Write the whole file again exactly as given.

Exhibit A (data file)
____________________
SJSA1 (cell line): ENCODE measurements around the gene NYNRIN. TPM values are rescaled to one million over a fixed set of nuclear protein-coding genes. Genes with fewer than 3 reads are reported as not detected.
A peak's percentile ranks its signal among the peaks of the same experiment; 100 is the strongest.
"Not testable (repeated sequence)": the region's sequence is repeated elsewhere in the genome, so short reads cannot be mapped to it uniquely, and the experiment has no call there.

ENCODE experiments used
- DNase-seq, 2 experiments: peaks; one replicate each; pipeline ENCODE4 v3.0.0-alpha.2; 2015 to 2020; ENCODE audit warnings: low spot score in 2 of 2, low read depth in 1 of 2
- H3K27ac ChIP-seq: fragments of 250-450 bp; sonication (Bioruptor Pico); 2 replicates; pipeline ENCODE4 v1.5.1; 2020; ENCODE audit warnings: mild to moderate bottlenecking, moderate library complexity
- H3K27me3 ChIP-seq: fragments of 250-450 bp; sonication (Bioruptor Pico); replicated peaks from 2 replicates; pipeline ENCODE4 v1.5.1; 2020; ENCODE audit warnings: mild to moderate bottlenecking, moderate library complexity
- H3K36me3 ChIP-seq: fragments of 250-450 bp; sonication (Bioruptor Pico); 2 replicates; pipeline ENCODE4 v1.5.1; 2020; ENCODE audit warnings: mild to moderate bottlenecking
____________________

SJSA1 (cell line): ENCODE measurements around the gene NYNRIN. TPM values are rescaled to one million over a fixed set of nuclear protein-coding genes. Genes with fewer than 3 reads are reported as not detected.
A peak's percentile ranks its signal among the peaks of the same experiment; 100 is the strongest.
"Not testable (repeated sequence)": the region's sequence is repeated elsewhere in the genome, so short reads cannot be mapped to it uniquely, and the experiment has no call there.

ENCODE experiments used
- DNase-seq, 2 experiments: peaks; one replicate each; pipeline ENCODE4 v3.0.0-alpha.2; 2015 to 2020; ENCODE audit warnings: low spot score in 2 of 2, low read depth in 1 of 2
- H3K27ac ChIP-seq: fragments of 250-450 bp; sonication (Bioruptor Pico); 2 replicates; pipeline ENCODE4 v1.5.1; 2020; ENCODE audit warnings: mild to moderate bottlenecking, moderate library complexity
- H3K27me3 ChIP-seq: fragments of 250-450 bp; sonication (Bioruptor Pico); replicated peaks from 2 replicates; pipeline ENCODE4 v1.5.1; 2020; ENCODE audit warnings: mild to moderate bottlenecking, moderate library complexity
- H3K36me3 ChIP-seq: fragments of 250-450 bp; sonication (Bioruptor Pico); 2 replicates; pipeline ENCODE4 v1.5.1; 2020; ENCODE audit warnings: mild to moderate bottlenecking